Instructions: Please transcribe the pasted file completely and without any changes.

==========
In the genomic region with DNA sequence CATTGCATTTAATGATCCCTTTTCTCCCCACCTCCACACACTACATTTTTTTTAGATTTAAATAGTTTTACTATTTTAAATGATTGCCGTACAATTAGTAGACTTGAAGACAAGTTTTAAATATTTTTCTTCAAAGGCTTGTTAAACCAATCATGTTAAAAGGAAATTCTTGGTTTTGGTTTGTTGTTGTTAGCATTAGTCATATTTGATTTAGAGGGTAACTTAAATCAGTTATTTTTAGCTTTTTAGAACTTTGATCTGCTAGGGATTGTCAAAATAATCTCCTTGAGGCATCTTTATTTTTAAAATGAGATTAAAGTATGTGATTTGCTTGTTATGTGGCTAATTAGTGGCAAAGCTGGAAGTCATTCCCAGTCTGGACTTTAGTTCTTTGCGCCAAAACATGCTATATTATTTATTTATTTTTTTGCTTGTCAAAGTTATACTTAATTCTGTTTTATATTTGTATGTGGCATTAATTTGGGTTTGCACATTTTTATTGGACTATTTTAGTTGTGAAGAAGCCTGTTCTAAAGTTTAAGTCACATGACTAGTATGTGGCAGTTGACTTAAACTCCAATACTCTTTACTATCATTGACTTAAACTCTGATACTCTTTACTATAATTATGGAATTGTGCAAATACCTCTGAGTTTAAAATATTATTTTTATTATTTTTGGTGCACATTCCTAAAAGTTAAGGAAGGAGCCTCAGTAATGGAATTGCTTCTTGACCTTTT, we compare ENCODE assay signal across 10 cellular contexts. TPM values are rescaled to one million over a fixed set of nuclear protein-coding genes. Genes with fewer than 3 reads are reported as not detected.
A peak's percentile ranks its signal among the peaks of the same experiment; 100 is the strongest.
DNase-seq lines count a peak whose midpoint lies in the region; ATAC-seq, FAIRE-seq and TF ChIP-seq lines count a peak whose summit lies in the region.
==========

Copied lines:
In the genomic region with DNA sequence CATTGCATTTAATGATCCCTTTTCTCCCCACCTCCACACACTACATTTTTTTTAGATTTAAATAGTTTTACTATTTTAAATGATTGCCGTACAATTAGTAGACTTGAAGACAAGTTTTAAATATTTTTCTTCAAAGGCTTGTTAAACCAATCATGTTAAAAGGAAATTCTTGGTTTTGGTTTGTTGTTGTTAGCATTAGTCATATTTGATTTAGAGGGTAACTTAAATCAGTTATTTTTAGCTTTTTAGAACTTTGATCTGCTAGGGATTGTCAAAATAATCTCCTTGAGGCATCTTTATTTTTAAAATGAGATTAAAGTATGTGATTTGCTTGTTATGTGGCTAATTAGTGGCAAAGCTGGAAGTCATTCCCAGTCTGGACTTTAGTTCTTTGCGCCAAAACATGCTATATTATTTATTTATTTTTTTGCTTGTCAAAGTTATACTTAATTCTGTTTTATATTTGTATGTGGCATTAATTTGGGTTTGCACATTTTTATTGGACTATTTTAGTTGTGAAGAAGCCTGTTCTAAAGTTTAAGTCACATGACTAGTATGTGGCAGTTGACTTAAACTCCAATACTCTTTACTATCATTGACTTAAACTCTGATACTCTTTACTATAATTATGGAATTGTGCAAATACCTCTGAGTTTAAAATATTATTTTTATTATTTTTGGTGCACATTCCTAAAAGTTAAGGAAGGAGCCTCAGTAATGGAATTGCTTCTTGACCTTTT, we compare ENCODE assay signal across 10 cellular contexts. TPM values are rescaled to one million over a fixed set of nuclear protein-coding genes. Genes with fewer than 3 reads are reported as not detected.
A peak's percentile ranks its signal among the peaks of the same experiment; 100 is the strongest.
DNase-seq lines count a peak whose midpoint lies in the region; ATAC-seq, FAIRE-seq and TF ChIP-seq lines count a peak whose summit lies in the region.